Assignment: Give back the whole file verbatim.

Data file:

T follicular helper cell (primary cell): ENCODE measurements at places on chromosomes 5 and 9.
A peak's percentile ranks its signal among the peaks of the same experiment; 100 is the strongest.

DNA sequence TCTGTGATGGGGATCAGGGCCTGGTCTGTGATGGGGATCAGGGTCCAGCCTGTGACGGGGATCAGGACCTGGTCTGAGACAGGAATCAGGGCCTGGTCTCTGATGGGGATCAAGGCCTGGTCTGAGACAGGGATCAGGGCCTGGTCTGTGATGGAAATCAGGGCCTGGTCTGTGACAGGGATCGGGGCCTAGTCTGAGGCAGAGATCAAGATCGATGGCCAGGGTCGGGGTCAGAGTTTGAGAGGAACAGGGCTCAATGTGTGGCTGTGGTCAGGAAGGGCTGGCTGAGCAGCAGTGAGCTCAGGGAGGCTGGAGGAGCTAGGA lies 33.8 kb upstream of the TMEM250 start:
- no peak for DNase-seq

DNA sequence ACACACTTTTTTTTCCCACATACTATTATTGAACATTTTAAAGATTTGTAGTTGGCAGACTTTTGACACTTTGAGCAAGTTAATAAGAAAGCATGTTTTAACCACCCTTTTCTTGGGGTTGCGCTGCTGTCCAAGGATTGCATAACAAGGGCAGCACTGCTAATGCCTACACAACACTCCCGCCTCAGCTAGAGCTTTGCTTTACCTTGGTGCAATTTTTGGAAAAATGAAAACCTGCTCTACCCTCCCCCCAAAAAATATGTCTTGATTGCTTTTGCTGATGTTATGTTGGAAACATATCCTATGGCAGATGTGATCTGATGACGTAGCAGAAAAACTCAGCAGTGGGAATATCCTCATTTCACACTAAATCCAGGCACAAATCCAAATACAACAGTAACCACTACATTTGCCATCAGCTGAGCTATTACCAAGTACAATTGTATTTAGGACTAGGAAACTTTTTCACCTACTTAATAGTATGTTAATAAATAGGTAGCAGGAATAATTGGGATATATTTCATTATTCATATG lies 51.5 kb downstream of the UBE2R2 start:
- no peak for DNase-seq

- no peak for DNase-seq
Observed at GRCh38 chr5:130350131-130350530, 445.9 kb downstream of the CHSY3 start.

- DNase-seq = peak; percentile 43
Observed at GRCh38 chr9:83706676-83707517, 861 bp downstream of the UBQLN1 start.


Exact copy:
T follicular helper cell (primary cell): ENCODE measurements at places on chromosomes 5 and 9.
A peak's percentile ranks its signal among the peaks of the same experiment; 100 is the strongest.

DNA sequence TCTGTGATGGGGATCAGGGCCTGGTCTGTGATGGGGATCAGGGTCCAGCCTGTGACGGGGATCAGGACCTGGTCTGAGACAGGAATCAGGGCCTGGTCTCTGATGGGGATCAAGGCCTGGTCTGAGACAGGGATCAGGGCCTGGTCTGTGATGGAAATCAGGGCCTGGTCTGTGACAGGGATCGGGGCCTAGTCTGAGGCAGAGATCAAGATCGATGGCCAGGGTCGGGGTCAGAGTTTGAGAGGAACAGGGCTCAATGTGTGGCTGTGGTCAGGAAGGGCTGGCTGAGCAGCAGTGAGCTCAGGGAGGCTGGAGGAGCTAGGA lies 33.8 kb upstream of the TMEM250 start:
- no peak for DNase-seq

DNA sequence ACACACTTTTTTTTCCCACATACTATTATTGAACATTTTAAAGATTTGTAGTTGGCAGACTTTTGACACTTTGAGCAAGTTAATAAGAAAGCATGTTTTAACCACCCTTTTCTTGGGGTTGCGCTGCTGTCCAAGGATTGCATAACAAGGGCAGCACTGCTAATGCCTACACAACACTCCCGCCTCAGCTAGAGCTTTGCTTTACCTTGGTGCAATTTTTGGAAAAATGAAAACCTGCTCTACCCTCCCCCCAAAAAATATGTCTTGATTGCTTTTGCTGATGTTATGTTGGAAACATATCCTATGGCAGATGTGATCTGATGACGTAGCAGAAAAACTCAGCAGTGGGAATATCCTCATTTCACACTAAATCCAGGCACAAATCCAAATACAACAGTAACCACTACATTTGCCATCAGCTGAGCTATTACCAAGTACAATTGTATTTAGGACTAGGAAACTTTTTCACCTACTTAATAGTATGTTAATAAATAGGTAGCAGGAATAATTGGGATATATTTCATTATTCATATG lies 51.5 kb downstream of the UBE2R2 start:
- no peak for DNase-seq

- no peak for DNase-seq
Observed at GRCh38 chr5:130350131-130350530, 445.9 kb downstream of the CHSY3 start.

- DNase-seq = peak; percentile 43
Observed at GRCh38 chr9:83706676-83707517, 861 bp downstream of the UBQLN1 start.